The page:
Nurse Staffing – A Problem That is Getting Out of Hand For Many Hospitals

Beatrice J. Doty

Nurse staffing has turned out to be a significant problem in many hospitals. Research carried out has shown that hospitals with a low turnout of nurses are more likely to have a higher rate of poor patient outcomes. Most of the reasons for this shortage are patients needing more care and the difference between the number of nurses available. There also seems to be a shortage of registered nurses qualified and ready to fill these vacancies.

Many health care officials view that the only solution to this problem would be to increase the number of nurses recruited. They have to provide nurses with better facilities while at the same time optimizing the quality of care afforded to patients. While nursing staff laws are different from state to state, the shortage of nurses in comparison to the increased healthcare demands across the country.

With stories of medical negligence on the rise, it’s up to hospital administrations to sit up and take notice and get to the root causes. They should start looking for the most trusted LTAC nurse staffing solutions. Because when nurse staffing is not adequately monitored, too much workload and few nurses can put patients’ lives at considerable risk. It’s time for healthcare officials to brass tacks and comes up with viable solutions to put an end or minimize nurse staffing problems without delay.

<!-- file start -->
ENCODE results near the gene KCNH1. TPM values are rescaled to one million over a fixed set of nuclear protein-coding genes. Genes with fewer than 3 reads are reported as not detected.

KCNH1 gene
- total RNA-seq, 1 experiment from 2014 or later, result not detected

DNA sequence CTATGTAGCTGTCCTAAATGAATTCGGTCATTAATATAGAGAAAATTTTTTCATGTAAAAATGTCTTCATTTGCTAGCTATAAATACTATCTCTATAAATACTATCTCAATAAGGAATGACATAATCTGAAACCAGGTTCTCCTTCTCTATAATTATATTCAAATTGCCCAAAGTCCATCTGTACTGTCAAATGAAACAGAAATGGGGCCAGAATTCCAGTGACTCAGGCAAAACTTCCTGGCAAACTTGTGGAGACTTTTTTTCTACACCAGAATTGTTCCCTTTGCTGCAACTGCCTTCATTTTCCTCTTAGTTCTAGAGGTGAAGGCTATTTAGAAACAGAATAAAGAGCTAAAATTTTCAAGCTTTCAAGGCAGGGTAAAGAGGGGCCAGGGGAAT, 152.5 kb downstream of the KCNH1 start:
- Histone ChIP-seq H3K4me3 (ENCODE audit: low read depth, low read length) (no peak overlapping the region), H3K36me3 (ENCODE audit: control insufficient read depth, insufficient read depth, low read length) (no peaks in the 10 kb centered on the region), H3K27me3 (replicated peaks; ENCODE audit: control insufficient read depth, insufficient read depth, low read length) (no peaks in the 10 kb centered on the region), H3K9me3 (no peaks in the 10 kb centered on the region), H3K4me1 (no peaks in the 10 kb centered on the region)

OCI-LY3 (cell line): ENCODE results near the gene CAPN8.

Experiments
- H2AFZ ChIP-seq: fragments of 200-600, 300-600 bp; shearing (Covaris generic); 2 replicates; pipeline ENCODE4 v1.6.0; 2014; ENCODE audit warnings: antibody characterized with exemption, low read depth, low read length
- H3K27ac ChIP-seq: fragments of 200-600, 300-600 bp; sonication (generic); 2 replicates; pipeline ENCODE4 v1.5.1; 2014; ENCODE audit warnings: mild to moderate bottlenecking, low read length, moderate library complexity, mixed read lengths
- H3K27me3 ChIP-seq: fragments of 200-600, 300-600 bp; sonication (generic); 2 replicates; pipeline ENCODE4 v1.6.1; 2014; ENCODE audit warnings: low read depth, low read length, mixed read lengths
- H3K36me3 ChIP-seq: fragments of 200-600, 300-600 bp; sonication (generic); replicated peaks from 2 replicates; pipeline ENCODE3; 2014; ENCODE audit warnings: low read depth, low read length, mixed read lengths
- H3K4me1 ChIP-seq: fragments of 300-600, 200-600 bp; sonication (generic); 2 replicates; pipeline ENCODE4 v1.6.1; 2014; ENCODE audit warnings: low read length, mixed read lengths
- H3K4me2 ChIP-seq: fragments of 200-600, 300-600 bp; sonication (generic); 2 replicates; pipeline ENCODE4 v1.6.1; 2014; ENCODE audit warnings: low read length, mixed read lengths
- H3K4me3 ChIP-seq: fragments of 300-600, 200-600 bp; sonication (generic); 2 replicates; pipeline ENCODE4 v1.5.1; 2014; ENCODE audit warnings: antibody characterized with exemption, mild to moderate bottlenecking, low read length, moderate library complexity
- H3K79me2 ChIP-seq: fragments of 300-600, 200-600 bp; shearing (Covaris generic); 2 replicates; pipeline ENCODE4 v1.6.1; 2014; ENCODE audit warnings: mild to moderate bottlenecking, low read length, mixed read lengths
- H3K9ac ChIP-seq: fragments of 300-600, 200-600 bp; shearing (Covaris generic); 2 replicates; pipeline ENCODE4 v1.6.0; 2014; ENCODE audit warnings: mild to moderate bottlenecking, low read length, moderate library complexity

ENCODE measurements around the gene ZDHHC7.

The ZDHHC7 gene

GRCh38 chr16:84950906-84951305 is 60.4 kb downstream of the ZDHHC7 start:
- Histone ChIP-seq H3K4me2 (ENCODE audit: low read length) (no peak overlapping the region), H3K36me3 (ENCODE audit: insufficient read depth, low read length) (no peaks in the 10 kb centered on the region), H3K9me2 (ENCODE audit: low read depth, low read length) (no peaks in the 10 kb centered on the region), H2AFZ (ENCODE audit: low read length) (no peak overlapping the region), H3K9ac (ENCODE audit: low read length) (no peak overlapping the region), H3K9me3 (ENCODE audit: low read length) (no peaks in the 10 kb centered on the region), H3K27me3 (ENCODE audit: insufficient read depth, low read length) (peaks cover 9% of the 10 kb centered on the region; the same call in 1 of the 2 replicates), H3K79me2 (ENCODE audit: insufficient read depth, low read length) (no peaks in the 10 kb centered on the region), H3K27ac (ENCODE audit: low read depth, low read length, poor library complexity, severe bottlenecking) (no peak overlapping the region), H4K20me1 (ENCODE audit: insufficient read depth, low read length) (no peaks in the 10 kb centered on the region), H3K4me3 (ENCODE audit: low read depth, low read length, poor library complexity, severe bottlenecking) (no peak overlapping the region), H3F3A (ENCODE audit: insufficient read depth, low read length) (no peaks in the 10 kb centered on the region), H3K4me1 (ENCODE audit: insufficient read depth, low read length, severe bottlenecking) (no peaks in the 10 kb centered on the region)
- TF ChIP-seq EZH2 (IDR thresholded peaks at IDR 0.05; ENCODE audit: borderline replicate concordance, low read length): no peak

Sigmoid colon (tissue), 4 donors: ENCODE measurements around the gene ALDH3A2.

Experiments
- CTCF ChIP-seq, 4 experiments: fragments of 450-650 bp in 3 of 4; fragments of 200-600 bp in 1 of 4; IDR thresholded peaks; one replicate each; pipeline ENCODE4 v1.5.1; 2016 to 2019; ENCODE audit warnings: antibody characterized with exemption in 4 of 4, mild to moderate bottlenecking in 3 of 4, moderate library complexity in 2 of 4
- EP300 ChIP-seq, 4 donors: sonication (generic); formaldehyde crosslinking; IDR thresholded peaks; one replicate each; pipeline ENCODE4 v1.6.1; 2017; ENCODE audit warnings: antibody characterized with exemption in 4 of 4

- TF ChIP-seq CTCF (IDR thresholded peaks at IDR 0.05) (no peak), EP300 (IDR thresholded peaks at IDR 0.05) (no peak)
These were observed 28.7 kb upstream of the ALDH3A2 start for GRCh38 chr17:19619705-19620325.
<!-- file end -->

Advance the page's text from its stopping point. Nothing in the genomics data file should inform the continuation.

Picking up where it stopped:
Given below is a summary of what the different states have to say about the shortage of nurse staffing:

A new law that has been adopted by some states requires all hospitals to form a committee to create nurse staffing plans that are supposed to look into the patient’s requirements. This law also requires that at least 50 percent of this committee be from the nursing profession.

Another similar law enacted by some states wants to address the nurse/patient ratio from the perspective of the patient’s need for hospital care in relevance to his medical condition.

On the other hand, the Oregon nurses union is opposing this plan because, in their opinion, it is not possible to adapt to the same staffing laws for all hospitals. According to them, a nurse in the ICU, for instance, will be assigned only 1 or 2 patients. In comparison, her counterparts on another floor may be assigned 4 to 6 patients.

It is believed that dissatisfaction with one’s job is also responsible for a lower standard in nurse staffing and being overloaded with work, which makes a nurse unhappy with the job situation. This results in the poor quality of care given to the patients. If the condition turns unbearable, the nurse is more likely to leave her employment. This creates a vicious circle where, once again, nurse staffing positions fall vacant, and the ones remaining have to take over the burden of those who have left.

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